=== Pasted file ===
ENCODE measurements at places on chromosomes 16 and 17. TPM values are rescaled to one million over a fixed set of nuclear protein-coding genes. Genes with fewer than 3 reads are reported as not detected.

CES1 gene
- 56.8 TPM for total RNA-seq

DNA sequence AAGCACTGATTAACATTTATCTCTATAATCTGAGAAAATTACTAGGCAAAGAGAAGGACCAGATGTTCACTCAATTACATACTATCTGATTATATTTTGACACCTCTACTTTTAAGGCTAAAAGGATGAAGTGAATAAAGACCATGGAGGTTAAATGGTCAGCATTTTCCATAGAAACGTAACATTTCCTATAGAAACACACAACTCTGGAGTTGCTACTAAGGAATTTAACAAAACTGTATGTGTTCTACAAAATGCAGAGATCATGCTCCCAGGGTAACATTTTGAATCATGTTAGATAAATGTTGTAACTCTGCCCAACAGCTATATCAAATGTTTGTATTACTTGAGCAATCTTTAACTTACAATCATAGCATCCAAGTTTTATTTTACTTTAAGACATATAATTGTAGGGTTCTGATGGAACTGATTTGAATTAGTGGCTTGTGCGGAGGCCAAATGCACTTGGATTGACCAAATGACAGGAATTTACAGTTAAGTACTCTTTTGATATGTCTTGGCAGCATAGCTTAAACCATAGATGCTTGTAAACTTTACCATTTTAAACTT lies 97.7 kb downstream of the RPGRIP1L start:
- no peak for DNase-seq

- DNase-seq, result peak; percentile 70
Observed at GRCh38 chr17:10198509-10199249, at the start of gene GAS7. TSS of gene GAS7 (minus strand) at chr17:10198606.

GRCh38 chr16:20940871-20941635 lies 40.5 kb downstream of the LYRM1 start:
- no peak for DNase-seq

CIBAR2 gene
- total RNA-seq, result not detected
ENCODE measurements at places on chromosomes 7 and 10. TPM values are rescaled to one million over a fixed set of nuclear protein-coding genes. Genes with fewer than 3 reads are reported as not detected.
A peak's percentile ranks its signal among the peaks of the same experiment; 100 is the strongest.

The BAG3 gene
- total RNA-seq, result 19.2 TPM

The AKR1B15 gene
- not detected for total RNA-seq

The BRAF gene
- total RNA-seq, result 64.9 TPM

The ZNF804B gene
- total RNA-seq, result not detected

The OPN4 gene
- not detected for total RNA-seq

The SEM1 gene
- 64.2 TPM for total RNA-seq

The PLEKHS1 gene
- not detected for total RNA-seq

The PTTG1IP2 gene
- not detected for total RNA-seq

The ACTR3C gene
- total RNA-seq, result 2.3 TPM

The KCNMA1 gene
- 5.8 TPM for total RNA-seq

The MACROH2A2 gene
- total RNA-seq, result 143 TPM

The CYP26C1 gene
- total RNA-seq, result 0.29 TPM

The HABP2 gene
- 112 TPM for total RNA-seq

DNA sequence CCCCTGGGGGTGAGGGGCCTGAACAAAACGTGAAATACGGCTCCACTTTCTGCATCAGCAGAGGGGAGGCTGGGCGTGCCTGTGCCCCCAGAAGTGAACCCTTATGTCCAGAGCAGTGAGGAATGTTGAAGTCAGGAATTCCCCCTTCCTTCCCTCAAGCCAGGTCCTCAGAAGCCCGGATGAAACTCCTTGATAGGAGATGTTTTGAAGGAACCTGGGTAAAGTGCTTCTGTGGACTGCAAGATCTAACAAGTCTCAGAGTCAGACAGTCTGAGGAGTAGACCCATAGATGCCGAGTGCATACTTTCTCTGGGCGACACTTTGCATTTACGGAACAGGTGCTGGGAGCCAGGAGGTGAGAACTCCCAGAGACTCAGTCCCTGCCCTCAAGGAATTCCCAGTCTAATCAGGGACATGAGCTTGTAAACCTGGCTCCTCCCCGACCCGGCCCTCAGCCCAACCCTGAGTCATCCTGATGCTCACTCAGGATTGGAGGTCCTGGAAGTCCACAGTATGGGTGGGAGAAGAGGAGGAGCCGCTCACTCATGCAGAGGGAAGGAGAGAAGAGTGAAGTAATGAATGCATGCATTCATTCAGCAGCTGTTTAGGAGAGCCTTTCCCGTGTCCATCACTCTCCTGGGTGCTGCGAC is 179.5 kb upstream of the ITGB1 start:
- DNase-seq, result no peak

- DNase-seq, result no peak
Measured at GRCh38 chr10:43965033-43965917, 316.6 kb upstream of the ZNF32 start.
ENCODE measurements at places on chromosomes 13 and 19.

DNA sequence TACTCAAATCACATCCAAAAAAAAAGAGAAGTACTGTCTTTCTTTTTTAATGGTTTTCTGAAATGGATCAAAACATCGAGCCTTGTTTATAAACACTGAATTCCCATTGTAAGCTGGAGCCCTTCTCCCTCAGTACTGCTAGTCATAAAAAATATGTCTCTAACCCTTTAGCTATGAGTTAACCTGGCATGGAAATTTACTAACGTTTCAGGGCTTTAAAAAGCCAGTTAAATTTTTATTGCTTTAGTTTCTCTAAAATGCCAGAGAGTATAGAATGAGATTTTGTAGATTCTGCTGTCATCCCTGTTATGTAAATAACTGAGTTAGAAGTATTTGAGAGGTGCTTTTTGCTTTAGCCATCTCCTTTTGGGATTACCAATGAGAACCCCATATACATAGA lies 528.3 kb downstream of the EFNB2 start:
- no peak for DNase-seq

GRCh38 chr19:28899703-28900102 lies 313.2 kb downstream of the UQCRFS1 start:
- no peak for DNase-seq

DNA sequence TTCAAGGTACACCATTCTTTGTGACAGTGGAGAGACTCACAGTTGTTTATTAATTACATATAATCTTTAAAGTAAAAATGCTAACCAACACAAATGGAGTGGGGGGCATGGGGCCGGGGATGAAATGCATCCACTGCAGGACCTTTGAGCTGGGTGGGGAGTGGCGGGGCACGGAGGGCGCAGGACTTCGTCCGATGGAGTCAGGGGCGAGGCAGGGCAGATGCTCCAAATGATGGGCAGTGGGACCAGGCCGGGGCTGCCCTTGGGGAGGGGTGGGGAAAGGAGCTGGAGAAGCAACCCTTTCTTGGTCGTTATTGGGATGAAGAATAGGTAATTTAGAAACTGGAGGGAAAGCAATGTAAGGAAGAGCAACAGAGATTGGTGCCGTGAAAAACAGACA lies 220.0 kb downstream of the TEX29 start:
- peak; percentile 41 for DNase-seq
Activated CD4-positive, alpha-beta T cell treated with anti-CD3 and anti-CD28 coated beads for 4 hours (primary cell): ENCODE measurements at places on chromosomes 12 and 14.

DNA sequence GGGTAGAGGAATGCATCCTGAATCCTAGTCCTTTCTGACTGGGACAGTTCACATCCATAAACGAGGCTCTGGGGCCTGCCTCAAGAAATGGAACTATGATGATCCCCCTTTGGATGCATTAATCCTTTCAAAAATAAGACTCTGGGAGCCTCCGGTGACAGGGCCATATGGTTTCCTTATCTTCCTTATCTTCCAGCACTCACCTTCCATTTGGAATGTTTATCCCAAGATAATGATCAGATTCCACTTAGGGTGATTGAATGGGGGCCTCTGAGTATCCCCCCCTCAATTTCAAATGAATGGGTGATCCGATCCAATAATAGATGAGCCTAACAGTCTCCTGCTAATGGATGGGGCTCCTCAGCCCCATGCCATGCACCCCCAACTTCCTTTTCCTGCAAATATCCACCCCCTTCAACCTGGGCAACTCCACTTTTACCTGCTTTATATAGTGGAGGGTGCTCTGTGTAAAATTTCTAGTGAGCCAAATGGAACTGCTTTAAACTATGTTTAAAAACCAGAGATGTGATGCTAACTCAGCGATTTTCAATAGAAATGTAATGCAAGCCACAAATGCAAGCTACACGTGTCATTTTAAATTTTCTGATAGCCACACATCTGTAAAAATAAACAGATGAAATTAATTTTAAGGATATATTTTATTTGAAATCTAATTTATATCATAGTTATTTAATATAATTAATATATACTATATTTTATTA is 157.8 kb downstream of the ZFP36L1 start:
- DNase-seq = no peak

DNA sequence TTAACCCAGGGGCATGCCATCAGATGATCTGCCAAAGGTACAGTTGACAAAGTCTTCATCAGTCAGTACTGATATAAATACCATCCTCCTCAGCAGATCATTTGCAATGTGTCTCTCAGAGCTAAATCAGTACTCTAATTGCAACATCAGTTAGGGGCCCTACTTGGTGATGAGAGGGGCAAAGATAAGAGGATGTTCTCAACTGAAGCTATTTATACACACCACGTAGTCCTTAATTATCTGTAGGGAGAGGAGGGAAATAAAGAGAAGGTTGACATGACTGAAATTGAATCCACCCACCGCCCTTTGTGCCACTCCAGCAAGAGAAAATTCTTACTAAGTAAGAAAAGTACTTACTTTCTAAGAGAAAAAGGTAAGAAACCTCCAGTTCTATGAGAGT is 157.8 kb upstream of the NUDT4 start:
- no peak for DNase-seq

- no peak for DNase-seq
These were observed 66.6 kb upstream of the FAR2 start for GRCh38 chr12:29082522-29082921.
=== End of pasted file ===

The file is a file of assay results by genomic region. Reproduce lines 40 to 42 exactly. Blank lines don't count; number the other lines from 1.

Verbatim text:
DNA sequence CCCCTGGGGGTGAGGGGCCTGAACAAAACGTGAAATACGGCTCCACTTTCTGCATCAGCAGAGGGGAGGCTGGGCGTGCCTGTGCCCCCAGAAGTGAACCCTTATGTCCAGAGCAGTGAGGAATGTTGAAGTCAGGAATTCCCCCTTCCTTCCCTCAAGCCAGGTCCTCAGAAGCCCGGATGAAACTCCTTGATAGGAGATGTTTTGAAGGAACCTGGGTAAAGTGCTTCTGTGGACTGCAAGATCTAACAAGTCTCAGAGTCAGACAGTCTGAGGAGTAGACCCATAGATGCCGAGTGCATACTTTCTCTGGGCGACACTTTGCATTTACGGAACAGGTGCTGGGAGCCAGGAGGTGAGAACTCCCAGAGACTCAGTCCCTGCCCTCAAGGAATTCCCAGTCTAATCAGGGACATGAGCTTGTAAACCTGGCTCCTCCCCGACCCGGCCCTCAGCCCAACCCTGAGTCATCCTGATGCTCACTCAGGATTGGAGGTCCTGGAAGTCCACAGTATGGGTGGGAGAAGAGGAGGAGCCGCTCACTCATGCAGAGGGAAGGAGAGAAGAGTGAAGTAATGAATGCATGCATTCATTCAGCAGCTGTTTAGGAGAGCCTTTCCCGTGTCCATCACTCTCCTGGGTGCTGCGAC is 179.5 kb upstream of the ITGB1 start:
- DNase-seq, result no peak

- DNase-seq, result no peak